While there’s no shortage of breweries in Milwaukee, Brew City is also home to Wisconsin’s first distillery since prohibition: Great Lakes Distillery. What began as a passion project of manufacturing entrepreneur Guy Rehorst, the Great Lakes Distillery opened their doors in 2006 and currently produces nearly a dozen award-winning spirits including whiskey, gin, vodka, brandy and absinthe. By focusing on old-world methods and small batches, they’ve successfully grown their craft-spirit following in just a few years.
The tour takes about an hour and includes a visit to see the still in all her steampunk glory, as well as a tasting flight of 7 spirits. While you’re more than welcome to purchase a cocktail at the bar and bring it along with you, you may want to hold off until the end of the tour. After all, it’s nearing the equivalent of 4 oz. of high proof alcohol in the span of 20 minutes.
Our tour guide introduced herself as a former teacher, so I’m sure her child-wrangling skills have come in quite handy when corralling distillery guests over the years. She gave us the inside scoop as to why mass-produced liquor often leaves you with a hangover. It’s all about the tails! When collecting the refined alcohol for bottling, craft distillers at Great Lakes Distillery constantly monitor for quality. Perceptive taste-buds can note minor changes in flavor and alert the team to turn off the spigot when the tails become present. The tails (the flow nearing the end of a batch) have a higher concentration of bitterness and can both change the flavor profile as well as cause nasty headaches. The big producers tend to drain the still pot until it’s nearly empty since they’re focused on quantity and not necessarily quality. By paying attention to these details, it’s easy to see how Great Lakes Distillery has become so popular.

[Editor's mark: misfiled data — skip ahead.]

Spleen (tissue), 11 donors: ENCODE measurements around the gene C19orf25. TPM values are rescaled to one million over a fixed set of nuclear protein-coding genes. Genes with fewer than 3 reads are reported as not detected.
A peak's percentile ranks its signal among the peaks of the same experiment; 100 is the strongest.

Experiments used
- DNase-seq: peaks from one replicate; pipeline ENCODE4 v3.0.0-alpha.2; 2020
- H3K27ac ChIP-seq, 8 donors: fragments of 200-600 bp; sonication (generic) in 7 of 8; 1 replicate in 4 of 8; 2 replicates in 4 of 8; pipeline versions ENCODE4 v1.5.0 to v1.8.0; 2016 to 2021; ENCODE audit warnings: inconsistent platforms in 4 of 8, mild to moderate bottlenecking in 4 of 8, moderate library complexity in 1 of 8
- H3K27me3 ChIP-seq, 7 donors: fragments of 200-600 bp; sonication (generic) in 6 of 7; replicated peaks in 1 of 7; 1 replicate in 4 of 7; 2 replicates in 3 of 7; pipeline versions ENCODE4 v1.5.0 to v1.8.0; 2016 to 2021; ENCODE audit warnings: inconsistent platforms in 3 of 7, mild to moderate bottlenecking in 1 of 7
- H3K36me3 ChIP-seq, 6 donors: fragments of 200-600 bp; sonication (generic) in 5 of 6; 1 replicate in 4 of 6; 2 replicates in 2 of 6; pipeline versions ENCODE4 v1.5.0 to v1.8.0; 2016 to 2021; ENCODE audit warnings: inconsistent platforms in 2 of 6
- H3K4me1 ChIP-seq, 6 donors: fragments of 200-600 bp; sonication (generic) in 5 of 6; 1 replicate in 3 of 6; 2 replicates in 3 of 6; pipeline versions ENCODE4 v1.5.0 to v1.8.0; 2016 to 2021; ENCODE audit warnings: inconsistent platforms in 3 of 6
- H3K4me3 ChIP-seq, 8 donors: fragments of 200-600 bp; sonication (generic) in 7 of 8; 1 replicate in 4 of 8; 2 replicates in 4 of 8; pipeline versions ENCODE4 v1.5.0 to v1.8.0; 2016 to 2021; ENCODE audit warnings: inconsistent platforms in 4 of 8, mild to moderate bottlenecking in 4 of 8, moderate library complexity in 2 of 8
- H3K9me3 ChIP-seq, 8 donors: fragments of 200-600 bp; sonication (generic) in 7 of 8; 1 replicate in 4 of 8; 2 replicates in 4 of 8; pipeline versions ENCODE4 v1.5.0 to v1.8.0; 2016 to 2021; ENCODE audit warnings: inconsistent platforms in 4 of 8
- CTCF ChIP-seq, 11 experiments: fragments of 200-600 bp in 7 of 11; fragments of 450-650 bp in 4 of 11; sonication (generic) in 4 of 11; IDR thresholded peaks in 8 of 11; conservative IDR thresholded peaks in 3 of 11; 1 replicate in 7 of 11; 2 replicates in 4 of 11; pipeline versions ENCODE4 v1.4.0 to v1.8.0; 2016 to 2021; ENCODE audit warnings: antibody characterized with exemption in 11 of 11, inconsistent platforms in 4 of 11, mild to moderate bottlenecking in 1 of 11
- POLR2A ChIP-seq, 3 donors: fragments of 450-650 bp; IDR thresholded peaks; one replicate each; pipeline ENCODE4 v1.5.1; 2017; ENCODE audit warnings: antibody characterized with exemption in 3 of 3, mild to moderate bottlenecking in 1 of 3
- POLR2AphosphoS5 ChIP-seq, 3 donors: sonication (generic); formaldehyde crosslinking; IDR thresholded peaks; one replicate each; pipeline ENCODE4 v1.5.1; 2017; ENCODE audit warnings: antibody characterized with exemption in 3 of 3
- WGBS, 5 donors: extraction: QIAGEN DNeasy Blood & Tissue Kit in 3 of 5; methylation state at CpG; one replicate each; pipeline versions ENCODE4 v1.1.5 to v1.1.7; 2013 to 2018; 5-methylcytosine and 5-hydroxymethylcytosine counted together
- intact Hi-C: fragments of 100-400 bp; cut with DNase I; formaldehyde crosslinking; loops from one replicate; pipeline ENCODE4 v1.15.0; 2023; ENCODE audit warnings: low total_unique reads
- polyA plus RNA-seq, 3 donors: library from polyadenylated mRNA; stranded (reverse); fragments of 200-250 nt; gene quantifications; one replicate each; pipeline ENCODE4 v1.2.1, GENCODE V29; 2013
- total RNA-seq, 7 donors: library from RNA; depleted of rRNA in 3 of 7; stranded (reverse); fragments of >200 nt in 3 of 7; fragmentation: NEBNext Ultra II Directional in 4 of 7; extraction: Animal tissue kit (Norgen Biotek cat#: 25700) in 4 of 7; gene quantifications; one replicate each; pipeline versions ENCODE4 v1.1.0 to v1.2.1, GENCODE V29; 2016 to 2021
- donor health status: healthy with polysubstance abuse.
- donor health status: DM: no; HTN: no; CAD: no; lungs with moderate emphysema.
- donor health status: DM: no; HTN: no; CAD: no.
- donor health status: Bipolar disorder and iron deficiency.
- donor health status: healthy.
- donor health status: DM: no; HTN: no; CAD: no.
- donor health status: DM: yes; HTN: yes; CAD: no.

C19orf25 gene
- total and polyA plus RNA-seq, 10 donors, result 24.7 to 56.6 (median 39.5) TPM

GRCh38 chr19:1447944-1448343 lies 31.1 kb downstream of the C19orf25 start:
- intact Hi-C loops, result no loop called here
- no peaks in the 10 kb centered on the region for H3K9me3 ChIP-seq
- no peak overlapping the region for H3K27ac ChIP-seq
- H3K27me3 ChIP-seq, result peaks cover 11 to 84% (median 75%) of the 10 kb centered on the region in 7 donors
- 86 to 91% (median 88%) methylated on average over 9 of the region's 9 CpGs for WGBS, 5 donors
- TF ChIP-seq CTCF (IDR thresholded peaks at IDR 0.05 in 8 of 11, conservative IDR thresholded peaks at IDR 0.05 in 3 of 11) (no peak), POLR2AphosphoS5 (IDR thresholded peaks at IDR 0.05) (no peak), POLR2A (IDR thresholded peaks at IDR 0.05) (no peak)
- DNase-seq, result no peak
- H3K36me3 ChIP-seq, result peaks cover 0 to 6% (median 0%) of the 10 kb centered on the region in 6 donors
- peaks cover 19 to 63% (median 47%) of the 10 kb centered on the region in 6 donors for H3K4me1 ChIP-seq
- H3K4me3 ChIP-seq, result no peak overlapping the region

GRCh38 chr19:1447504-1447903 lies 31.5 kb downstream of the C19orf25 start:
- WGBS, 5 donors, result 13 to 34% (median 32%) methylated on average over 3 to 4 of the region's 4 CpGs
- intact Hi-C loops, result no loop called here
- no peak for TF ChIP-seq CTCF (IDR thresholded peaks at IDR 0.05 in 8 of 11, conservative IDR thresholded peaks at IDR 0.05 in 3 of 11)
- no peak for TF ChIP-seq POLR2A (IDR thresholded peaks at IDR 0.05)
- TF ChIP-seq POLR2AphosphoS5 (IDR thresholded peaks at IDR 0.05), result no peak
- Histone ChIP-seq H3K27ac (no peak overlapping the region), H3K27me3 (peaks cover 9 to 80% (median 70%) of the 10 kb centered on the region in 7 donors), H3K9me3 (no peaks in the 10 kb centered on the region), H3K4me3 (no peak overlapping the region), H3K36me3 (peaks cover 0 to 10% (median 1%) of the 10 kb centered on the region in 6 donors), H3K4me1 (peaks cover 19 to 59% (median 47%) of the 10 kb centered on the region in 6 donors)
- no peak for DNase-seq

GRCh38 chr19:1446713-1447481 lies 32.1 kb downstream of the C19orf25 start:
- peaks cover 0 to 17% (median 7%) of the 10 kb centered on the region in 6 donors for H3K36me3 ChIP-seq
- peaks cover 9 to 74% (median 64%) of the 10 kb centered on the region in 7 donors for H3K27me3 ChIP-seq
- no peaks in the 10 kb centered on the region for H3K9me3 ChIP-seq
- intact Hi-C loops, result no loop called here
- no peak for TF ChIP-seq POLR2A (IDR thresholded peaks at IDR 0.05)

Their Kinnickinnic Whiskey has earned multiple gold medals and was also named “Best American Blended Whisky” at the 2013 World Whisky Awards. Blended from their own malt and rye along with bourbon from a larger unnamed American distillery, Kinnickinnic derives its name from an Ojibwe word meaning “what is mixed”. It was great on its own during the tasting but also sweet and spicy in the KK Buck, mixed with ginger beer.
Their neutral grain spirits are also gaining in popularity: their Rehorst Gin took double gold at the 2008 San Francisco World Spirits Competition. While I’m not really a vodka drinker, I could also appreciate the Rehorst Citrus & Honey Vodka made with Wisconsin honey, which also earned a gold medal at the 2009 San Francisco World Spirits Competition.